You and I are worth knowing

Mayal Tshiabuila
Reprinted from the February 20, 2006, issue of the Christian Science Sentinel.

To be someone, for many, means having an important ancestry. Wouldn’t some people feel better if their family line were traced back to a king or emperor? Maybe, but the Bible says, “Vanity of vanities; all is vanity.”

After giving readers of her autobiographical work, Retrospection and Introspection, an impressive account of her human ancestry, Mary Baker Eddy concluded: “… our material, mortal history is but the record of dreams, not of man’s real existence, and the dream has no place in the Science of being. It is ‘as a tale that is told,’ and ‘as the shadow when it declineth’ ” (p. 21).

The search for one’s God-given identity is a necessity. It means going beyond one’s human parents, past all ancestors, rich or poor, powerful or not, to our divine Father, the only Creator. Finding Him and getting acquainted with Him reveal our true nature and identity as His children.

In her book Science and Health, Mrs. Eddy shed light on this Father whom Jesus revealed to all humanity. She described God as “incorporeal, divine, supreme, infinite Mind, Spirit, Soul, Principle, Life, Truth, Love.”

To understand our identity as children of God, Spirit, would radically change our life prospects.

To understand our identity as children of God, Spirit, would radically change our life prospects. It would help eliminate racial conflict, for instance, and prove that no one race is the heir of the kingdom, to the exclusion of others.

It would also aid in establishing the innate equality of men and women. God being known to all as “Omnipotent,” “the Most High,” “the Almighty,” who would not be proud to introduce himself or herself as a son of God, or a daughter of the Almighty?

Self-worth is definitely a legitimate feeling and desire. However, it is not earned through material history. In some cultures, the amount of money in your bank account, the number of your garage doors, or your family name indicates your rank.

In other cultures, it could be the number of your children. Understanding our true identity as children of Spirit—in other words, understanding our nature as spiritual, not material—allows us to escape the trap of a limited material identity.

My family was poor.

While growing up, I had my share of such frustrations. My family was poor and could not offer me what I thought I needed—nice clothes, enough money for my expenses, and so on.

When I started school, my friends, who were children of shop owners, had nice clothes and pocket money, which made me feel inferior even though I was a good student. While attending high school, which was located 20 kilometers (about 12 miles) from home, my friends had a ride on a truck, while I often walked, and that added to the frustrations.

After I graduated from high school, the time came to go to college. My country did not have many colleges and universities then, so enrollment was a real challenge. Desiring to escape poverty, I wanted to study law or economics at the university, as graduates from those schools enjoyed high social status. To my dismay, however, I could only make it to the waiting list for the following year. Eventually, I attended a teachers’ training college.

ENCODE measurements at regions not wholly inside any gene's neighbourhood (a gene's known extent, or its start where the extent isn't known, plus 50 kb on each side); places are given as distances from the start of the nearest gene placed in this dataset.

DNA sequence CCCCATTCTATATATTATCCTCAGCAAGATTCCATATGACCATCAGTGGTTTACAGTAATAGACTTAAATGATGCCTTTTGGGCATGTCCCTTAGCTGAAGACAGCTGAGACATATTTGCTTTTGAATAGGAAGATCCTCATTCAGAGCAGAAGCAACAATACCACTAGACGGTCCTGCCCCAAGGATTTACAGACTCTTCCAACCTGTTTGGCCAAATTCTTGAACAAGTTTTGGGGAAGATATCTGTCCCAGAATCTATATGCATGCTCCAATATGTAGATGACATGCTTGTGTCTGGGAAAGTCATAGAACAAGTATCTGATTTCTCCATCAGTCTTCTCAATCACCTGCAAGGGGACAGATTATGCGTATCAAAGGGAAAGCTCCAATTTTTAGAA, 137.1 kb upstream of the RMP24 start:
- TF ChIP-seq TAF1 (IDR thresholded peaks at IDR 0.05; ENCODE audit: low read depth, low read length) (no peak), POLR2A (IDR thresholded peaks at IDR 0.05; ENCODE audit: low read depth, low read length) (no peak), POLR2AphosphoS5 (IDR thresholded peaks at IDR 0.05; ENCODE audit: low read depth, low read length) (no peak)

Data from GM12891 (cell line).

Teachers were not accorded a very high standing in our society.

Teachers were not accorded a very high standing in our society, because the government, their employer, did not pay good salaries. So, no one was enthusiastic about becoming a teacher. Before my graduation, the social situation of teachers across the nation grew even worse. My spirits were very low, and I thought I was headed to become a “nobody.”

At that time, I ran across a copy of the French edition of The Herald of Christian Science, a monthly magazine published in several languages by The Christian Science Publishing Society. An article titled “To be someone” attracted my attention. It exposed the irrelevance of material possessions and human titles in light of our innate value as children of God.

The author shared many ideas while referring the reader to the source of those ideas—Science and Health with Key to the Scriptures by Mary Baker Eddy. As I studied this book later on, my whole outlook on life changed. I was beginning to grasp and live my real identity as “the expression of God’s being.”

On page 552 of that book, I found this statement: “Human experience in mortal life, which starts from an egg, corresponds with that of Job, when he says, ‘Man that is born of a woman is of a few days, and full of trouble.’ Mortals must emerge from this notion of material life as all-in-all. They must peck open their shells with Christian Science, and look outward and upward.”

I started to claim my inherent rights as a son of God.

So, pecking open my shell, I refused to identify myself with a life beset with confusion, and instead started to claim my inherent rights as a son of God—of divine Spirit, Truth, and Love. Slowly I lost my inferiority complex and timidity, and felt more secure in my worth and my work.

From then on, life took a new, happy turn. Today, I can see how ridiculous it is to think that my neighbor with a luxury car is more important than I am, or that I am more important than the young man my wife and I employ to help us with household chores.

I would not need to feel intimidated even if I were introduced to the great-grandchild of Chaka Zulu, the renowned African warrior. After all, we have the same Father, and the same worth to the Father of all.

Mayal Tshiabuila lives in Kinshasa, Congo, where he works for the United Nations High Commissioner for Human Rights.

One Father of all:

Science and Health:
465:9 God
King James Bible:
Eccl. 1:2 vanity of

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